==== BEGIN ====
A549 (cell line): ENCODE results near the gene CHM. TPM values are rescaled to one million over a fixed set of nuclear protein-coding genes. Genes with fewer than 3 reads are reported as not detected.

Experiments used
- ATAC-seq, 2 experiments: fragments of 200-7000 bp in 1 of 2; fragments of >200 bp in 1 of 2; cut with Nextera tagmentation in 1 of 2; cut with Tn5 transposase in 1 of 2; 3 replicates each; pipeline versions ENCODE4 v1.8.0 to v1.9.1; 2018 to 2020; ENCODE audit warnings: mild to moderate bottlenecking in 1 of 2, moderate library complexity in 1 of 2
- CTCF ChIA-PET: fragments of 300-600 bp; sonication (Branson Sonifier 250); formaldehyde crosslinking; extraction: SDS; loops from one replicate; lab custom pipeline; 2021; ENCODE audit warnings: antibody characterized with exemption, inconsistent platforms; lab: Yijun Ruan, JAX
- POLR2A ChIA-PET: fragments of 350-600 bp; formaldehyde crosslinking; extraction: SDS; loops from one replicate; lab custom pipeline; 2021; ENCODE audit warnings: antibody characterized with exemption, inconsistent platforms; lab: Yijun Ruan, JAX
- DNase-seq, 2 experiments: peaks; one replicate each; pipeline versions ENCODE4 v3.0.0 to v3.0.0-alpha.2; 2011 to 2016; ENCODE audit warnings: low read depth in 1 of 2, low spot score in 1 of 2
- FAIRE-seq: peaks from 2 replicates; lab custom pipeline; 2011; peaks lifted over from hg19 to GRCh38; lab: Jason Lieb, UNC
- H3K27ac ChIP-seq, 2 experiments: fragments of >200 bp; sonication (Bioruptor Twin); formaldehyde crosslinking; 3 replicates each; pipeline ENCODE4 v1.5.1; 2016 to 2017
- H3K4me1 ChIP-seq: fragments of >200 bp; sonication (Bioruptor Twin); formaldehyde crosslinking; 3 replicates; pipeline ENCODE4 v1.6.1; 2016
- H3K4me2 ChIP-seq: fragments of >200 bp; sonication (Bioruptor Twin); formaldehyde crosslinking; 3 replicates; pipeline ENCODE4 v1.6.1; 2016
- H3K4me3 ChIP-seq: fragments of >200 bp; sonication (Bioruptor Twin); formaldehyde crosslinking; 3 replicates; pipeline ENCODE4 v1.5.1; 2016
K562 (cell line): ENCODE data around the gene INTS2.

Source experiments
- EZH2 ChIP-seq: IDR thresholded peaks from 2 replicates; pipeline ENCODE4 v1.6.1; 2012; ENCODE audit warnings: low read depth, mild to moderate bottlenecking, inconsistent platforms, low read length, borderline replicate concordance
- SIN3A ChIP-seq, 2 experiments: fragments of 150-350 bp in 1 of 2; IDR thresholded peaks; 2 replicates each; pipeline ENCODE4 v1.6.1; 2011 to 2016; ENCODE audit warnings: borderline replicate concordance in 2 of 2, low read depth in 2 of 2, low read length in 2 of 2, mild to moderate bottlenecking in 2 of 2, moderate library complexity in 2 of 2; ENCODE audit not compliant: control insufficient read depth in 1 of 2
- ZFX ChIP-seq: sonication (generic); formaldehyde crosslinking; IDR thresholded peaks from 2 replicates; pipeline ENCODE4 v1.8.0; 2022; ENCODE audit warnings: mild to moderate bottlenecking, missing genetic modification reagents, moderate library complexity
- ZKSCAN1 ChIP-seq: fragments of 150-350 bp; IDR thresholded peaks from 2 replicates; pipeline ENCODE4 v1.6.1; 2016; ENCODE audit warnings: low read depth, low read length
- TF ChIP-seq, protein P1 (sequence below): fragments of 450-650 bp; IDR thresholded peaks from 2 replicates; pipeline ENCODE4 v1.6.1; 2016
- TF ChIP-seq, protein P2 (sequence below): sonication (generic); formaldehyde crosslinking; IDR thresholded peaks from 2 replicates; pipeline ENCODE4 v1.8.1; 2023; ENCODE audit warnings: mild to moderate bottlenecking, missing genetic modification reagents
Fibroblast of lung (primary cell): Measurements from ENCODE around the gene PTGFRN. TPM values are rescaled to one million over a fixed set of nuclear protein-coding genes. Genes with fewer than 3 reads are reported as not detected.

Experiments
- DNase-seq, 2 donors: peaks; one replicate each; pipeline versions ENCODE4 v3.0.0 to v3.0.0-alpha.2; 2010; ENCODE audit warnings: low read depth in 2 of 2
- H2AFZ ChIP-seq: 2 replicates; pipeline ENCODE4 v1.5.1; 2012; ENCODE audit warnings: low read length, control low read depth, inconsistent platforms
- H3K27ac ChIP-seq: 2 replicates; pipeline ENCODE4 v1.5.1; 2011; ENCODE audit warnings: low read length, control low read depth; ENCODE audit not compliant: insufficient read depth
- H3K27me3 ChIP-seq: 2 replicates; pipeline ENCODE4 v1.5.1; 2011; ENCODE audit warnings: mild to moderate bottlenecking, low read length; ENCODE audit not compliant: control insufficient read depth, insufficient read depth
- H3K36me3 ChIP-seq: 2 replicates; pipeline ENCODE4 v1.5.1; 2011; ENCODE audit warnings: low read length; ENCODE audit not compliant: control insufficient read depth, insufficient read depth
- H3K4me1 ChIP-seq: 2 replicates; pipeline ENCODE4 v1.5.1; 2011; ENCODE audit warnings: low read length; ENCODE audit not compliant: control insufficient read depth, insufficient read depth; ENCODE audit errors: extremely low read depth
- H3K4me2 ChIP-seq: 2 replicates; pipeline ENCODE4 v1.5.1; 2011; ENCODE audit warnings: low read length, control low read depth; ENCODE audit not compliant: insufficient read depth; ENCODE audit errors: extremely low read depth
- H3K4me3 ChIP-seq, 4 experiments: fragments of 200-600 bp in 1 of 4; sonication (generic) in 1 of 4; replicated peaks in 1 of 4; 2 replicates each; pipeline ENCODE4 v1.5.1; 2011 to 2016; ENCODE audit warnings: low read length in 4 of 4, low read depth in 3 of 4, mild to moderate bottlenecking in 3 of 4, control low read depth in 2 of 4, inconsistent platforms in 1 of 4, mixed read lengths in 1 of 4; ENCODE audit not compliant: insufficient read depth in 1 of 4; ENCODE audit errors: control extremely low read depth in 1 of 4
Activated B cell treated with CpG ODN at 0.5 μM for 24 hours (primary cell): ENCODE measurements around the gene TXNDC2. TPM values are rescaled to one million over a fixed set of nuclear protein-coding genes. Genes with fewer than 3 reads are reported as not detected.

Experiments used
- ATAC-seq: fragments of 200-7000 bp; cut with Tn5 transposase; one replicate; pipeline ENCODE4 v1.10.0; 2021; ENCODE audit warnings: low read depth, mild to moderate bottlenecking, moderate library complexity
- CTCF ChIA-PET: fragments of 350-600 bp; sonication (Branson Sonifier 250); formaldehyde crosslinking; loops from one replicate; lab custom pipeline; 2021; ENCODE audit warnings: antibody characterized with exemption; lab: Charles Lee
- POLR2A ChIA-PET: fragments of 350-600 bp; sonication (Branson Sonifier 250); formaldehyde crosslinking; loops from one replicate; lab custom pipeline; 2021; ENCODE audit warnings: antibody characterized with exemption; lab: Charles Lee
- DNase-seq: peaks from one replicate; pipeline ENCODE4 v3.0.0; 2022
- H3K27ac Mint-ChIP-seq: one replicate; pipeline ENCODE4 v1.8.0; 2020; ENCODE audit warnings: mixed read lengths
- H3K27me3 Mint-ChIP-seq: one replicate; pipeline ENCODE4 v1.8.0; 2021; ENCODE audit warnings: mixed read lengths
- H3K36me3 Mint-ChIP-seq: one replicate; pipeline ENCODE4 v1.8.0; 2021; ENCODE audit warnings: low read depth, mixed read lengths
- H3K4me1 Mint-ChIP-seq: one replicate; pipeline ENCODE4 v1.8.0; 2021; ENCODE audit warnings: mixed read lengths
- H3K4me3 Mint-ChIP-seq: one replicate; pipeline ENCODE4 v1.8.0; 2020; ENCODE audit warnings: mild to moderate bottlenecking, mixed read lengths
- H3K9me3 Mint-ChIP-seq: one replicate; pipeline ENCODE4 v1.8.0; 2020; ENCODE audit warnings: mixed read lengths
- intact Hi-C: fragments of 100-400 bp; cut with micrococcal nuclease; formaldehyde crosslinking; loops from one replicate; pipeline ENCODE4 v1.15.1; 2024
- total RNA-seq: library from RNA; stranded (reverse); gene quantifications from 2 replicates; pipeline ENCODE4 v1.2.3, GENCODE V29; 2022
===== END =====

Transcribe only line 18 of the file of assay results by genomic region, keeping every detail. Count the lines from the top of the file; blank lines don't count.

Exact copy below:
- TF ChIP-seq, protein P1 (sequence below): fragments of 450-650 bp; IDR thresholded peaks from 2 replicates; pipeline ENCODE4 v1.6.1; 2016